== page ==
Following Team USA’s three-point win over Serbia, Paul George provided some insight into why the United States was struggling:
"We just have to start getting some movement. We're relying on our natural talent so much. It's so easy to guard us. Teams are just loading up and watching us play one-on-one."
Using George’s comments as a springboard, here’s a look into how the USA’s repeated attempts at throwing on the cape are making the Americans look far more like a group of Clark Kents entering Wednesday’s quarterfinal against Argentina.
Lots of one-on-one
Of the 12 teams participating in Rio, only Croatia is playing more isolation basketball than the United States. Just under 10 percent of the USA’s plays have ended in isolation. While that may not seem high, it’s a rate that would have ranked second in the NBA last season behind the Los Angeles Lakers.
Who is playing the most one-on-one? Perhaps to nobody’s surprise, it’s Carmelo Anthony. He’s taken 15 shots in iso situations, three times as many as any other USA player. After Anthony, the next-most attempts in isolation for the United States have been by Kevin Durant (five attempts), Kyrie Irving (five), Jimmy Butler (three) and Paul George (three).
Hero ball’s not working
Unfortunately for the United States, the one-on-one hasn’t been working. In isolation, Team USA is shooting just 36 percent from the floor. It’s shooting 51 percent in all other situations.
Anthony is going one-on-one more than any other player. However, it’s Anthony who stands out as being the one effective isolation player for the United States in these Olympics. Entering Wednesday’s quarterfinal, Anthony is 8-of-15 in isolation situations and has not turned it over. All other USA players have combined for as many turnovers as made shots (five each) in isolation.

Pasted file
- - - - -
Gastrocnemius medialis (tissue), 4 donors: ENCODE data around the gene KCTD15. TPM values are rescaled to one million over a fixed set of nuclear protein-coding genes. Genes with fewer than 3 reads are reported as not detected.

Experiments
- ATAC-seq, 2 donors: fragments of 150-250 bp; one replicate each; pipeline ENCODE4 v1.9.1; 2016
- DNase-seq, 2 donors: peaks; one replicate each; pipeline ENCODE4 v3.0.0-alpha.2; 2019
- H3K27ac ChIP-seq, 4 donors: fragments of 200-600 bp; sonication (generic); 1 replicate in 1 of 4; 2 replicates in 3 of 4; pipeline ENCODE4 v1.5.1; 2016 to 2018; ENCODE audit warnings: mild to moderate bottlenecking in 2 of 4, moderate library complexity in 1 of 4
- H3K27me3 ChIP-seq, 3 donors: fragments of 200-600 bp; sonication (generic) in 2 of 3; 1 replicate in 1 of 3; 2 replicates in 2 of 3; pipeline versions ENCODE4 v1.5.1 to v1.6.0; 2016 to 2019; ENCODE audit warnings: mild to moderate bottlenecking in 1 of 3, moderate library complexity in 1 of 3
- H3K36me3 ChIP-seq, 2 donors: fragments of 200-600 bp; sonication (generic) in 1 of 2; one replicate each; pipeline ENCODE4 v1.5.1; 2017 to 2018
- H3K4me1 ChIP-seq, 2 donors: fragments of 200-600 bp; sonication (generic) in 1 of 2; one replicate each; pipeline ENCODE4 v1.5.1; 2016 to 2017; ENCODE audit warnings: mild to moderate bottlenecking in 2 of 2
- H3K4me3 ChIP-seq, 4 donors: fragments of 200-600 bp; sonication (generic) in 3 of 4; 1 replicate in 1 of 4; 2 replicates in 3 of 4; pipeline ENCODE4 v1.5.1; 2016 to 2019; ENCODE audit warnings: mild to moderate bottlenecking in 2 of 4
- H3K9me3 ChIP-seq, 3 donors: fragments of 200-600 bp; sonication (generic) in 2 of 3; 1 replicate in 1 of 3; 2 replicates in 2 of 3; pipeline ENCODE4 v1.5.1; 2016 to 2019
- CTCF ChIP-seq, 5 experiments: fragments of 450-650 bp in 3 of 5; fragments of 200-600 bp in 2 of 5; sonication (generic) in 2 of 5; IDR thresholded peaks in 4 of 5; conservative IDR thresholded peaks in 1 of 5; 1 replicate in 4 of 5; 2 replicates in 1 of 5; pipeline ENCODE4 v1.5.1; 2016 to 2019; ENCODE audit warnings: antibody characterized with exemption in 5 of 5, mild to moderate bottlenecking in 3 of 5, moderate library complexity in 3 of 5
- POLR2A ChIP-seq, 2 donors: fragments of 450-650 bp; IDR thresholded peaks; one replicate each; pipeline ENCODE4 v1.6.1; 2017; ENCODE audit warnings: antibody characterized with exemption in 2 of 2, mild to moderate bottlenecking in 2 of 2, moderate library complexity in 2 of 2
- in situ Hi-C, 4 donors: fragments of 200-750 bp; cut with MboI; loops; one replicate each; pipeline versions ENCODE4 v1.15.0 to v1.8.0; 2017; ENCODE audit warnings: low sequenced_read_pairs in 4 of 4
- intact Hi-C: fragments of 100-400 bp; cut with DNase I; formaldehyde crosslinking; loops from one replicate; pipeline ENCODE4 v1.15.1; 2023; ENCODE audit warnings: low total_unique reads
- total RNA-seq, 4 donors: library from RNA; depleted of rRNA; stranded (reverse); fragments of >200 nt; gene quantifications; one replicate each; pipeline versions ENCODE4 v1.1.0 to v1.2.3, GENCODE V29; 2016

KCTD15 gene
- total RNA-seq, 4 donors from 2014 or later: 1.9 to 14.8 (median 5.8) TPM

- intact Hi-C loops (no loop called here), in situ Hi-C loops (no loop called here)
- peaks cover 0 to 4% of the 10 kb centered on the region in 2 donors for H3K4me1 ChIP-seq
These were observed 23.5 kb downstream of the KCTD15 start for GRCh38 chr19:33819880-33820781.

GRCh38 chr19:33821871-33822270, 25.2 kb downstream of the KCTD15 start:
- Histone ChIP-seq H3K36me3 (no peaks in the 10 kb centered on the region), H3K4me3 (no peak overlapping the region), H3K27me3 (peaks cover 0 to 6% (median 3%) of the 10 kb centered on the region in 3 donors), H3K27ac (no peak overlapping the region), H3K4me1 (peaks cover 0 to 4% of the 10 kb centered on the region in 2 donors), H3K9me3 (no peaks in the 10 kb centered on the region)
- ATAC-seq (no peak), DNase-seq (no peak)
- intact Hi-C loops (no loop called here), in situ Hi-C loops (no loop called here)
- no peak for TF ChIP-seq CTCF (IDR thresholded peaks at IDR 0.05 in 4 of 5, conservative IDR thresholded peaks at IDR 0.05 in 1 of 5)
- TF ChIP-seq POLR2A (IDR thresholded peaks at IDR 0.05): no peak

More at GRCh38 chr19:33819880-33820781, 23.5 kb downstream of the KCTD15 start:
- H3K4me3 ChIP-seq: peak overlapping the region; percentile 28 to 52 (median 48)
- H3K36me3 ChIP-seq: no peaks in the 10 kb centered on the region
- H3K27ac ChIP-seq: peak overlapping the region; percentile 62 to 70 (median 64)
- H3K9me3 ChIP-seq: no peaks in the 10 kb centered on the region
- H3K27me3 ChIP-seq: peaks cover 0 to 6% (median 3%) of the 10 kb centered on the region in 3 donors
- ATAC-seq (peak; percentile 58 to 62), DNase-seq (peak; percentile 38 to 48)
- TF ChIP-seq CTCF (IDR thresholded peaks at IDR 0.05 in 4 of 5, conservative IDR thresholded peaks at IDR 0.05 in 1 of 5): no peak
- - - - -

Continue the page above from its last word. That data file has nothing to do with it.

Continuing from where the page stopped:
More isolation late in games
How many times have you seen it in the NBA, down the stretch of a close game, it turns into a one-on-one affair.
With a roster full of NBA players, perhaps it’s no surprise that Team USA is showing similar tendencies, especially during the last three games, all decided by 10 or fewer.
Against Australia, Serbia and France, the United States is playing twice as much isolation hoops in the second half as it is in the first half.
Over the first three quarters of those games, 9 percent of the United States' plays have ended in isolation. That number jumps to 14 percent when looking at just the fourth quarter.
Yet they still win
Regardless of their struggles, Team USA is still winning. They’ve won 73 straight games overall, two shy of the longest winning streak in national team history. They’re 8-0 against Argentina, whom they’ll face at 5:45 p.m. ET Wednesday, since losing to them in the 2004 Olympics. Team USA beat Argentina by 37 points in an exhibition on July 22.